Consequently, Doodle’s loyalty to Brother and Brother’s inability to see his own faults, as shown through their relationship, leads to Doodle getting very sick, ultimately resulting in his death. After Brother starts to push Doodle really hard in his training, on account of Doodle not achieving Brother’s goal for him to be “normal” before he goes to school. Doodle gets sick. The moment their mother discovers that Doodle is sick happens when their mother noticed that, “Doodle began to look feverish, and Mama felt his forehead, asking him if he felt ill. At night he didn’t sleep well, and sometimes he had nightmares, crying out until I touched him […]” (Hurst 391). Doodle getting sick is a consequence of Brother pushing him too hard, but it is also a consequence that arises from Doodle’s unwavering loyalty to Brother. Brother can physically see the effects he has on Doodle through Doodle getting sick and Doodle’s night terrors. Even though Brother can see these effects on Doodle he fails to recognize his own fault, which was pushing Doodle too hard. Furthermore, Doodle’s loyalty to Brother prevents him from thinking rationally about what Brother makes him do. If Doodle had not been blinded by his loyalty to Brother, Doodle would have realized that what Brother makes him do is not safe and it causes him to get ill and have night terrors. Moreover, another dire consequence that derives from Doodle’s loyalty to Brother and Brother’s inability to see his own faults, is when Doodle dies. Doodle’s death scene occurs after Brother realizes that Doodle has failed to become “normal”, and Brother gets angry at him. A storm comes in and Brother runs home even though he knows that Doodle isn’t physically capable of keeping up despite how hard he tries. Doodle dies in the rain and after Brother finds his dead body, “For a long long time, it seemed forever, [Brother] lay there crying, sheltering [his] fallen scarlet ibis from the heresy of rain” (Hearst 395).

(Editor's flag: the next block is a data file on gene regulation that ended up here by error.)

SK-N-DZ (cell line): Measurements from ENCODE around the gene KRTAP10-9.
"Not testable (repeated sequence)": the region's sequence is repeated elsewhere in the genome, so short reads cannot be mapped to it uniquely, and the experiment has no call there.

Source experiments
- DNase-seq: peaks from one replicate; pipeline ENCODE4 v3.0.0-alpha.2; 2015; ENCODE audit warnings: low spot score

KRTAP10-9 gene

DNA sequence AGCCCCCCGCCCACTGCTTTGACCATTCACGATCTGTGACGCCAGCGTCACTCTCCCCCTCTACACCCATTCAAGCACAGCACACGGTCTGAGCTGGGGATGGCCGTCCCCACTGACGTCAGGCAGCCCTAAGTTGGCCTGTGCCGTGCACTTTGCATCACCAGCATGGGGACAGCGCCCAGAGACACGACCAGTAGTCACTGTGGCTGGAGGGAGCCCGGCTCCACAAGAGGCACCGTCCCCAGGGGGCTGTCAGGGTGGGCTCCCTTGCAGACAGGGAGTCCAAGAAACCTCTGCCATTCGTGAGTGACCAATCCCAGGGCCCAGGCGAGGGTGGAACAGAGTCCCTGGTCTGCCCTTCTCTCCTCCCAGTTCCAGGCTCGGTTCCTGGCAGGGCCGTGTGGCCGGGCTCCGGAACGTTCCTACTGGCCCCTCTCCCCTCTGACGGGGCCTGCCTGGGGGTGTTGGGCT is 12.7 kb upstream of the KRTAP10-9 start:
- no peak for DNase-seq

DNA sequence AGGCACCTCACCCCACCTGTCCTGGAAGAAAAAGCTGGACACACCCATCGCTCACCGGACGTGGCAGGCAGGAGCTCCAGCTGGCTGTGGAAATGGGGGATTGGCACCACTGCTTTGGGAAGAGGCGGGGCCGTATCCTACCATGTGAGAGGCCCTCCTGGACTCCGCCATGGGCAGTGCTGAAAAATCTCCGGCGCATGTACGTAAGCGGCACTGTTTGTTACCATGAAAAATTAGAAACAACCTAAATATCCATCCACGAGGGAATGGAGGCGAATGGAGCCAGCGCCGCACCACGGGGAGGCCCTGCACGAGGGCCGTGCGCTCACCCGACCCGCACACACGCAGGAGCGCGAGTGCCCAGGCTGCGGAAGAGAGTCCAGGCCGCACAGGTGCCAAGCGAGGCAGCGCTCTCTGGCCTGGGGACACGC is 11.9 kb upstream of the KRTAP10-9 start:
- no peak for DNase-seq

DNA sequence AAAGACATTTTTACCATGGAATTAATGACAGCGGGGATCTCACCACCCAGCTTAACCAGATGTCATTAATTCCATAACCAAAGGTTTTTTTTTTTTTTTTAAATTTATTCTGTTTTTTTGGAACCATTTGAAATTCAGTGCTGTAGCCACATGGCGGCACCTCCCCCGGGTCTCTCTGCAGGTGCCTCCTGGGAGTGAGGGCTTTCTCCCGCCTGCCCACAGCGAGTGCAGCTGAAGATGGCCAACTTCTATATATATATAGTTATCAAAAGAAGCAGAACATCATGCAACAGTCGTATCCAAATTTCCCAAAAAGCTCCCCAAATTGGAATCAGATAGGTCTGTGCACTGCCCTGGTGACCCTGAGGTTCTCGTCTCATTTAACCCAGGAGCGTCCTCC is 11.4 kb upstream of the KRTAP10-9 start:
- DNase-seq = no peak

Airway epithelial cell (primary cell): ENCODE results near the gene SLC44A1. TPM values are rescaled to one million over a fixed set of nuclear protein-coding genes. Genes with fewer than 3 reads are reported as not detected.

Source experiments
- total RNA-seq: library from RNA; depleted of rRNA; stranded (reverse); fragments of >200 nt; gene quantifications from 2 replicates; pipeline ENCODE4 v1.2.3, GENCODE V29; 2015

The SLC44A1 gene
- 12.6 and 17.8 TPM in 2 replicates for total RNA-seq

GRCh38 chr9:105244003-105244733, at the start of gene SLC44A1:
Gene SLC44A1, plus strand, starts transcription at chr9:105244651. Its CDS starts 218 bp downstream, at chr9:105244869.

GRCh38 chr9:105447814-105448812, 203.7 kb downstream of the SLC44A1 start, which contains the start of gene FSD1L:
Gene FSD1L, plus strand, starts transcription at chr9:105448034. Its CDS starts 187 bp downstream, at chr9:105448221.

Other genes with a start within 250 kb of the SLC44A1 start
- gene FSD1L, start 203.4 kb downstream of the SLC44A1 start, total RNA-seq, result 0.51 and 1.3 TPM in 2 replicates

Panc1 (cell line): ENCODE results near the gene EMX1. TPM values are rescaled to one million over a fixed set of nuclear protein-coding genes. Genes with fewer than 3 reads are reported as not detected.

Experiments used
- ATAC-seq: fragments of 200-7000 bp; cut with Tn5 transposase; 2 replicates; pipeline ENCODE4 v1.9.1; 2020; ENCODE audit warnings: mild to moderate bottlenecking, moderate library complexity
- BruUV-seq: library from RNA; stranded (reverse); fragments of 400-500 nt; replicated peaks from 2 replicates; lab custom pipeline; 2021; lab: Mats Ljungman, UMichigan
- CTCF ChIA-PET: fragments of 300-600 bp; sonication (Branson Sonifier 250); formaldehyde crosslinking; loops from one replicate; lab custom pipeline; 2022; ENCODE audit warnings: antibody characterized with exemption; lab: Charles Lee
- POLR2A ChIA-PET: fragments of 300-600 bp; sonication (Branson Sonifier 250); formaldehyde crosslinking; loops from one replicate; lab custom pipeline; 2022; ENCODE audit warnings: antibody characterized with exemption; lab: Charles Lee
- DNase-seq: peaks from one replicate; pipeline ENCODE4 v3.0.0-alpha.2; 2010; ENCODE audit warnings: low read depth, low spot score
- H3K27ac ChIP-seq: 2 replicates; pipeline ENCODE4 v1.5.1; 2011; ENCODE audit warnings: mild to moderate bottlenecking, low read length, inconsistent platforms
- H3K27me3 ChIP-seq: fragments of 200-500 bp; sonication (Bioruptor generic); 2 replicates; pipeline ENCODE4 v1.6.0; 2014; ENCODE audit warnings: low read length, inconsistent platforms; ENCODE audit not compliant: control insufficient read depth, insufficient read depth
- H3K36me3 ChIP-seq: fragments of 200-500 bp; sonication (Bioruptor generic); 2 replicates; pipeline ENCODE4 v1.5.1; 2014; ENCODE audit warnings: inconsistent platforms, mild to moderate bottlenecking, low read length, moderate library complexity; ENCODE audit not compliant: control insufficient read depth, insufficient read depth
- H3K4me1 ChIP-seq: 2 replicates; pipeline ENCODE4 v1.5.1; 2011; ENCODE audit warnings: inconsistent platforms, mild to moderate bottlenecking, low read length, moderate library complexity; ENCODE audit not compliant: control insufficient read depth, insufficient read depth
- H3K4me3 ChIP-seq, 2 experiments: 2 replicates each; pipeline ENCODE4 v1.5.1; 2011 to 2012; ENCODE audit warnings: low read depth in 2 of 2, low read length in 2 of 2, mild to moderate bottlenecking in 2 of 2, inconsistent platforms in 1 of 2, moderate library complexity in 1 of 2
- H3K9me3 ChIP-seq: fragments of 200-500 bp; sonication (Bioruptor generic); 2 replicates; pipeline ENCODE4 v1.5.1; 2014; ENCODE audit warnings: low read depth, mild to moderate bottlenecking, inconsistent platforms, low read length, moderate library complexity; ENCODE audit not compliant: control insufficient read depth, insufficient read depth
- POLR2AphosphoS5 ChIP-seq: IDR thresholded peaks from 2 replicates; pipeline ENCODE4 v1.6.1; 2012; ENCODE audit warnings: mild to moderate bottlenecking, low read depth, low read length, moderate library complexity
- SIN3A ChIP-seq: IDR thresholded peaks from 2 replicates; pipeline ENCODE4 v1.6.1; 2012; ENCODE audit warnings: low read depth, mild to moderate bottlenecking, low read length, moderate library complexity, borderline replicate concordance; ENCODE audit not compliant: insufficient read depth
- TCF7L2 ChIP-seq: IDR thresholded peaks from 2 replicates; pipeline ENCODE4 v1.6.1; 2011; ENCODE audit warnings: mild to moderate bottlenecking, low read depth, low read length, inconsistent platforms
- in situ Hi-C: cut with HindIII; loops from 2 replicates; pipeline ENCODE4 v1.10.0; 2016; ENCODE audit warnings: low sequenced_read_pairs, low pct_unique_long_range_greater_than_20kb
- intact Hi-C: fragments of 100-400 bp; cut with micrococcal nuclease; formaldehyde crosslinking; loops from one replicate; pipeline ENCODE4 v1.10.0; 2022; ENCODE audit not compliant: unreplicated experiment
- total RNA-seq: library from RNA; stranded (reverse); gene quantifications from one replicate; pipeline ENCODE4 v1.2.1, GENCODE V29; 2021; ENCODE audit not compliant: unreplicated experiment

Brother’s inability to see his own faults and Doodle being blinded by his loyalty to Brother, results in this scene. If Doodle had not been loyal to Brother in the first place then Doodle would have never done any of the rigorous tasks that Brother asked of him, and he wouldn’t have died. Although, all of the blame cannot be placed on Doodle. The quote proves that the scarlet ibis is a symbol for Doodle, and like Doodle the scarlet ibis dies due to an outside force, the hurricane. The outside force that causes Doodle’s death is Brother’s inability to see his own faults. One of Brother’s biggest faults is his pride. His pride is what leads Brother to push Doodle way too hard in Doodle’s training. Brother finding Doodle’s dead body is what leads Brother to reflect on himself and finally see his own faults; unfortunately, Brother is too late. Considering that Brother is crying while protecting Doodle from the rain, Brother regrets not seeing his own faults. In the short story The Scarlet Ibis, through the relationship between Doodle and Brother, and the dire consequences that result from their relationship. James Hurst conveys that, ones unwavering loyalty and ones inability to see his/her own faults can lead to unexpected consequences. Doodle’s loyalty to Brother was shown again and again because Doodle never tells his parents, what brother makes him do and Doodle always follows Brother everywhere. Doodle’s unwavering loyalty leads to him getting sick and to his death. If Doodle had told their parents what Brother makes him do, if Doodle stopped following Brother altogether, or if Brother had recognized how his pride affected Doodle, Doodle would not have died. If one has unwavering loyalty for someone his/her goal is to make the other person happy instead of taking care of himself/herself. Loyalty is generally a good trait to possess but carrying unwavering loyalty for someone can lead to dire consequences.

Cite this paper

A Tale of Two Brothers. (2022, Apr 22). Retrieved from https://samploon.com/a-tale-of-two-brothers/



Can you play Brothers: A Tale of Two Sons single?
Yes, the game can be played without a second player. The game's story is also designed to be experienced by a single player.
Is Brothers: A Tale of Two Sons two-player?
No, Brothers: A Tale of Two Sons is not two-player. The game is meant to be played solo in order to create a more personal and emotional experience.
What is the story of Brothers: A Tale of Two Sons?
The story of Brothers: A Tale of Two Sons is about two brothers who go on a journey to find a cure for their father. Along the way, they must rely on each other to survive the many challenges they face.